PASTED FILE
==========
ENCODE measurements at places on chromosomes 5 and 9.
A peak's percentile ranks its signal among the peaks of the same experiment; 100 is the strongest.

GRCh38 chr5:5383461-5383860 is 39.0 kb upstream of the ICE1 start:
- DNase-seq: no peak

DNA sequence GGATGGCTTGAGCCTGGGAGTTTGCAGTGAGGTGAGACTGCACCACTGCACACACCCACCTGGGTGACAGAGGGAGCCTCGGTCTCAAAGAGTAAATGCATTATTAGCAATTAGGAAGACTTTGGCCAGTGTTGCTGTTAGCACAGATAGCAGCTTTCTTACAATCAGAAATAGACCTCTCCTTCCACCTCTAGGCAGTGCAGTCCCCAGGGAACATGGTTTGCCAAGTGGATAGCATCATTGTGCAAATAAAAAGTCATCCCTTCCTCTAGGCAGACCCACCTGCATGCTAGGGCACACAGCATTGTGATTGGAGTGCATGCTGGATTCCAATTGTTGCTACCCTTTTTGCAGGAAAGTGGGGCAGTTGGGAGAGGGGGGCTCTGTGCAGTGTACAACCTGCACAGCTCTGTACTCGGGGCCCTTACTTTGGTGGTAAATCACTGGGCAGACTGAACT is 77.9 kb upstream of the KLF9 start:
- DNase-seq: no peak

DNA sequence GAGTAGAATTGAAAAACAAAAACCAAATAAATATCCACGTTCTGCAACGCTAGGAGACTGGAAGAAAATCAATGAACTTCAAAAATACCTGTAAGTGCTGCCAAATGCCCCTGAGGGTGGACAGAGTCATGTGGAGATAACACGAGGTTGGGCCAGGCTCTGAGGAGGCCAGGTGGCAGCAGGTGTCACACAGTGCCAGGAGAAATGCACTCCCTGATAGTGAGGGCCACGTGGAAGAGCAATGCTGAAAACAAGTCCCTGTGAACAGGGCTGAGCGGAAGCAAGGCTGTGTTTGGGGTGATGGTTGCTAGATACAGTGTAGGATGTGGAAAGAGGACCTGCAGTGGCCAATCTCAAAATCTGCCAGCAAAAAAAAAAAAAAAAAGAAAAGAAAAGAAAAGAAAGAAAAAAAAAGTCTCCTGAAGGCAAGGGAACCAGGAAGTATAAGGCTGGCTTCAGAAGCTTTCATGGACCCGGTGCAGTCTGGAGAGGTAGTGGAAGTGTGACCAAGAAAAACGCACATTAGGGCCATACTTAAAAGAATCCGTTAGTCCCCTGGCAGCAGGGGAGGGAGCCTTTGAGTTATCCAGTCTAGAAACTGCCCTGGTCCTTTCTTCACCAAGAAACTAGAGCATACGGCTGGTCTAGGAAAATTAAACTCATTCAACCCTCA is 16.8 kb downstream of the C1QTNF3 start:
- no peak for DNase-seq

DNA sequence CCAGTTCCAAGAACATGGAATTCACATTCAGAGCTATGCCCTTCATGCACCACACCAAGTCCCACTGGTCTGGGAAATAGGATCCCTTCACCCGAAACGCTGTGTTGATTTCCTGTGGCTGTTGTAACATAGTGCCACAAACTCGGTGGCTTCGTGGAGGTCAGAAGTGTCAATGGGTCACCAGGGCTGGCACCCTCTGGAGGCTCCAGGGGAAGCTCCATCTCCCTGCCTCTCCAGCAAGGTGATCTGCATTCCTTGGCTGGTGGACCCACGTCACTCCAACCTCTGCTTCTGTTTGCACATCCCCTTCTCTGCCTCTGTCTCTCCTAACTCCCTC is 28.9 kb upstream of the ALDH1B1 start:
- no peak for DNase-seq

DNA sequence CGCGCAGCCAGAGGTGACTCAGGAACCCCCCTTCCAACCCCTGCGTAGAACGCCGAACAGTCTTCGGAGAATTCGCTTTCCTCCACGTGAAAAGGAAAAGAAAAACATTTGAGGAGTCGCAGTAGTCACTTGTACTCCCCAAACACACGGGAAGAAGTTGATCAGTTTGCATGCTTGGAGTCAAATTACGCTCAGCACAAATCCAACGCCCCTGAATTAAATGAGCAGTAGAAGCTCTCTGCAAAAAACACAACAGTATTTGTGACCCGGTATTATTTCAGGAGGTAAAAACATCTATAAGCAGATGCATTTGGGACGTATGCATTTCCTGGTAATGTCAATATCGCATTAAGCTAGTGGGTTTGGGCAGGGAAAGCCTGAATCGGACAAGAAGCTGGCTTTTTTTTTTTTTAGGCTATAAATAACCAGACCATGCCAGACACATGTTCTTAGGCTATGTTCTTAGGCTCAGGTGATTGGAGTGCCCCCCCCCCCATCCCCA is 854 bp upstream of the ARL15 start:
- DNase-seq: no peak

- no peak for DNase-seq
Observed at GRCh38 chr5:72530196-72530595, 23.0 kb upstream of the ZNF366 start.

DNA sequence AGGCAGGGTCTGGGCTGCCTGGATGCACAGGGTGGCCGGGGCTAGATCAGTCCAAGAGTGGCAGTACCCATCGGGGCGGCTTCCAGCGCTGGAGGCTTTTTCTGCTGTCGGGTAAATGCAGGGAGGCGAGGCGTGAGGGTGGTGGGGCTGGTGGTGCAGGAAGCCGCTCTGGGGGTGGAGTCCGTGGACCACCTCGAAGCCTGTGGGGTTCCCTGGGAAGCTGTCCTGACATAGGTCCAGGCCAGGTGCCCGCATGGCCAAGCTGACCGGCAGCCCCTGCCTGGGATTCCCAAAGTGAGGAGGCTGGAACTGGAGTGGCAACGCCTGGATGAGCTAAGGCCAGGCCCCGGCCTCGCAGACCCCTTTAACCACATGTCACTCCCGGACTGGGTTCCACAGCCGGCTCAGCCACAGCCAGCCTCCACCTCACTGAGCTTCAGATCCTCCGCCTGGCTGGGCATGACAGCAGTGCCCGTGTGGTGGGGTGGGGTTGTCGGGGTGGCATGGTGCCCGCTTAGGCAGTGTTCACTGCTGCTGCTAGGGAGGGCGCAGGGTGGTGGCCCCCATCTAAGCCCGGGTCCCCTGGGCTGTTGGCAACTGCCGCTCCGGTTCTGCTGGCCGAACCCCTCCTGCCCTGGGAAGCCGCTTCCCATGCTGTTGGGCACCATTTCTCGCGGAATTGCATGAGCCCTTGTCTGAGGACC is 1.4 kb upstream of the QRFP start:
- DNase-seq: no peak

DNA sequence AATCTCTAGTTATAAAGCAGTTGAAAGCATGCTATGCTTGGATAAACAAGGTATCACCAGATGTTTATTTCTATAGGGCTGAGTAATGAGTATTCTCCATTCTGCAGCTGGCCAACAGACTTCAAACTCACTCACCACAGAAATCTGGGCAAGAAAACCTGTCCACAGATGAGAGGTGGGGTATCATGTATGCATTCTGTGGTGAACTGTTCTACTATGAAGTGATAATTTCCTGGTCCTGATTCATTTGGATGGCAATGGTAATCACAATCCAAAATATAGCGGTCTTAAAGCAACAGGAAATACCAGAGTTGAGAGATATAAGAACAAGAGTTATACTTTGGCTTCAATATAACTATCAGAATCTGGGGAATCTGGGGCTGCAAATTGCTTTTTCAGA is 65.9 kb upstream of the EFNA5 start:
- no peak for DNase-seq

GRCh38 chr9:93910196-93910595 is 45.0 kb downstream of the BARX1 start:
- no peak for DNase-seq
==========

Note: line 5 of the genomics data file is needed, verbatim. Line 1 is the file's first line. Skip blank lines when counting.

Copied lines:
DNA sequence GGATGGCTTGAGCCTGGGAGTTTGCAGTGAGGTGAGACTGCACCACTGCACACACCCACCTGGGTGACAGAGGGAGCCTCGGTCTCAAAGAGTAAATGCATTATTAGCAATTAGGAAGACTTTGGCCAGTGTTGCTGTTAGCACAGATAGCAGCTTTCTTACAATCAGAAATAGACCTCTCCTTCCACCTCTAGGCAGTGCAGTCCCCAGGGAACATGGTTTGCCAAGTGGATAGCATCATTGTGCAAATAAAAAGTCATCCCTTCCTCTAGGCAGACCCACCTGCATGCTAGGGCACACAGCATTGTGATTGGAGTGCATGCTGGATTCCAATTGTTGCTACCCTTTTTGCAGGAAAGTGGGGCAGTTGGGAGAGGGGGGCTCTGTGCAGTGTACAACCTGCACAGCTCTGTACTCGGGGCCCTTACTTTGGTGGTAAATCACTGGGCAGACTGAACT is 77.9 kb upstream of the KLF9 start: